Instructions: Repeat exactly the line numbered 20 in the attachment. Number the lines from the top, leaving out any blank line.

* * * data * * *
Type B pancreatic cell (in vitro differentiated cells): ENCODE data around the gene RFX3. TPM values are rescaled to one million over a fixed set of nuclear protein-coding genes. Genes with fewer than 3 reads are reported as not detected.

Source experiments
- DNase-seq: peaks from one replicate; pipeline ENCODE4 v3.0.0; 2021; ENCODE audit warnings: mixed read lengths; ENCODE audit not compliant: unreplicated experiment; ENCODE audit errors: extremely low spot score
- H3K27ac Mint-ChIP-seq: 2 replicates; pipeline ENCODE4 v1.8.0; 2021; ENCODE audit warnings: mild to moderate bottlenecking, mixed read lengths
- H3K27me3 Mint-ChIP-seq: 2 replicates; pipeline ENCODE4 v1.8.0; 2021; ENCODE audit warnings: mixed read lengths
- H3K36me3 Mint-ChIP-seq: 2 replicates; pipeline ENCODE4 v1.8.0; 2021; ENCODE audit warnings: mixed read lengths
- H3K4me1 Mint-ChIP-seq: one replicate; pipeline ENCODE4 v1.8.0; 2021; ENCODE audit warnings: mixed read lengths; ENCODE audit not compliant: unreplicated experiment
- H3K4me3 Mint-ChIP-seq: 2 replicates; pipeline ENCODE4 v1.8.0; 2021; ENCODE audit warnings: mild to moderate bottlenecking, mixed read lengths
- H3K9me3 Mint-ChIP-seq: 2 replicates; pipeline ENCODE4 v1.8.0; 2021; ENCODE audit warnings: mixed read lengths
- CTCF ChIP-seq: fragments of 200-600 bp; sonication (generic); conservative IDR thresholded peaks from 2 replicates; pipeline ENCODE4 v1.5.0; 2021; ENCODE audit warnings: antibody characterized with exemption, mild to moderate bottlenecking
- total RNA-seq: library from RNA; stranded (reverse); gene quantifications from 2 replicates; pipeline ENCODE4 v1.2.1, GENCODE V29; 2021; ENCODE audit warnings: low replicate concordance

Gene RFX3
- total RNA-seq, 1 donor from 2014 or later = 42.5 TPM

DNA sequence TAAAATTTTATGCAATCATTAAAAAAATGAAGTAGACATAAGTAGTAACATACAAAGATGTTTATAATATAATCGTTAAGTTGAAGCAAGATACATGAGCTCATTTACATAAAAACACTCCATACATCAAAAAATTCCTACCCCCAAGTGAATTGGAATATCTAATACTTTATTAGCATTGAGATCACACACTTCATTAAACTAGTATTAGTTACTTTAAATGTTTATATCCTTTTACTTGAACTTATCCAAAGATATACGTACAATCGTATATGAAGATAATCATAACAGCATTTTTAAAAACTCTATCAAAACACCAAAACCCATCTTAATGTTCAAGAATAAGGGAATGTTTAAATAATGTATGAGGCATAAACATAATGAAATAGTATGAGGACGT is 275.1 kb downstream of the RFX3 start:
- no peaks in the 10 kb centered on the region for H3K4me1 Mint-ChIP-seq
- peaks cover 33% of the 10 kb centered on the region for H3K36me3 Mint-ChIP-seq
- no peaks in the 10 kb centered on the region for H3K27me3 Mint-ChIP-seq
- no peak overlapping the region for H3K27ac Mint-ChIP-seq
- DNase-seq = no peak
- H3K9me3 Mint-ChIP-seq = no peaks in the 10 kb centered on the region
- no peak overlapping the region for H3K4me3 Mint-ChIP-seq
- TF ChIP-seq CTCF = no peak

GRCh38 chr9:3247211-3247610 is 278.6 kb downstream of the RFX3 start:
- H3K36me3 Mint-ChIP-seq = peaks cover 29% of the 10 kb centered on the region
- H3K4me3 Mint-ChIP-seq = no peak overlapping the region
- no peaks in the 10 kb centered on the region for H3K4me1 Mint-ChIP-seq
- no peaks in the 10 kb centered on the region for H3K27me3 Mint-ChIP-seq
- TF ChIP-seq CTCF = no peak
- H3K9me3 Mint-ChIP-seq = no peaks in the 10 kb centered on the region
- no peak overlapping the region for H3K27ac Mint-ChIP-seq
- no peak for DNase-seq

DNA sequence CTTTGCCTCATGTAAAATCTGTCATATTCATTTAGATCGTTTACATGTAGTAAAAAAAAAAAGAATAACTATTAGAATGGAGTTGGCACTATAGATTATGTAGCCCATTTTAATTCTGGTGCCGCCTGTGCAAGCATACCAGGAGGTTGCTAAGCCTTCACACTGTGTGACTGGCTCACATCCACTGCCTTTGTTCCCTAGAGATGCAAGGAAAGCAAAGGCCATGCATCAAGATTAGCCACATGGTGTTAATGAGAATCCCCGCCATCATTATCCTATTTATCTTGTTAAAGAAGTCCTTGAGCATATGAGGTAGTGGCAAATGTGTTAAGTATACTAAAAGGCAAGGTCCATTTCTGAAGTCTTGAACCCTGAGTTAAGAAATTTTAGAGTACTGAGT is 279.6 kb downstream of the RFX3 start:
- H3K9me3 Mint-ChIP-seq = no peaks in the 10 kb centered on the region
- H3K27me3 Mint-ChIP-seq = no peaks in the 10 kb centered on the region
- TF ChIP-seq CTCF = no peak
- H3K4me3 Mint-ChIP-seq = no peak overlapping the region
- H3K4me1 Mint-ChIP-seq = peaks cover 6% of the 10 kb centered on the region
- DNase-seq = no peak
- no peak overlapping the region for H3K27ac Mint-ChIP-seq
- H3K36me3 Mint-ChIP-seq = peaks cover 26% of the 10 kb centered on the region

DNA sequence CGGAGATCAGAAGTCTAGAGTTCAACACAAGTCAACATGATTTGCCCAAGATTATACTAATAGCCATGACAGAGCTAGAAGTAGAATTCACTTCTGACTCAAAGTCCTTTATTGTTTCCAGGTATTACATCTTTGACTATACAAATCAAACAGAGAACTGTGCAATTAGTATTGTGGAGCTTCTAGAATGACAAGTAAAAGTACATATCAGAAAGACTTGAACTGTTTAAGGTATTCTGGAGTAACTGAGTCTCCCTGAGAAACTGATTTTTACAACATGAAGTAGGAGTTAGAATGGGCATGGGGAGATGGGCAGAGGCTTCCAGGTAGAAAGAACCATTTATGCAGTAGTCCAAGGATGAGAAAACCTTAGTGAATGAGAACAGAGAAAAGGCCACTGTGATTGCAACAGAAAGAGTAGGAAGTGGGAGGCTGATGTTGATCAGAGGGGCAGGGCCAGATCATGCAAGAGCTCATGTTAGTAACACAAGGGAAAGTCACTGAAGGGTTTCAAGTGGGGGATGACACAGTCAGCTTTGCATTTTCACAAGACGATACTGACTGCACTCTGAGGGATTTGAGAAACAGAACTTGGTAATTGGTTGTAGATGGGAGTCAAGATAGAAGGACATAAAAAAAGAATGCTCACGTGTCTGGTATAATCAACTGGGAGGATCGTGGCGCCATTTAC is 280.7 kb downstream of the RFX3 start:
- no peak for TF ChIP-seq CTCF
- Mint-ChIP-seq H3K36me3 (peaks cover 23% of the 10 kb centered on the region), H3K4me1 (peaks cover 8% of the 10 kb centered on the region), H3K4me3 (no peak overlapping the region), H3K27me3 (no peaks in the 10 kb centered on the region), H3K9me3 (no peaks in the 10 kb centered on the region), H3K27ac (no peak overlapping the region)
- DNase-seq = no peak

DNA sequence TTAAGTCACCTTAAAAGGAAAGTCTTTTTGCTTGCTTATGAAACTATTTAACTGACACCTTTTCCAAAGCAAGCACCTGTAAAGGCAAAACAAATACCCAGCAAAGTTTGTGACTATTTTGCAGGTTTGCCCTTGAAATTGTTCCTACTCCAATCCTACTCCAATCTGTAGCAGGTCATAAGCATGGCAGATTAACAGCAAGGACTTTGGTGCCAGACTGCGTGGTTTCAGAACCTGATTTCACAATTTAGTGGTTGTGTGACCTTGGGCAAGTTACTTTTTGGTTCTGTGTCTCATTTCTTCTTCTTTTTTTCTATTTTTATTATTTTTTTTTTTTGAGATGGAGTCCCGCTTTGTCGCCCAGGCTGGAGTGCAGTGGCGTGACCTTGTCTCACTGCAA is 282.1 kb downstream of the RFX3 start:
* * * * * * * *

- H3K9me3 Mint-ChIP-seq = no peaks in the 10 kb centered on the region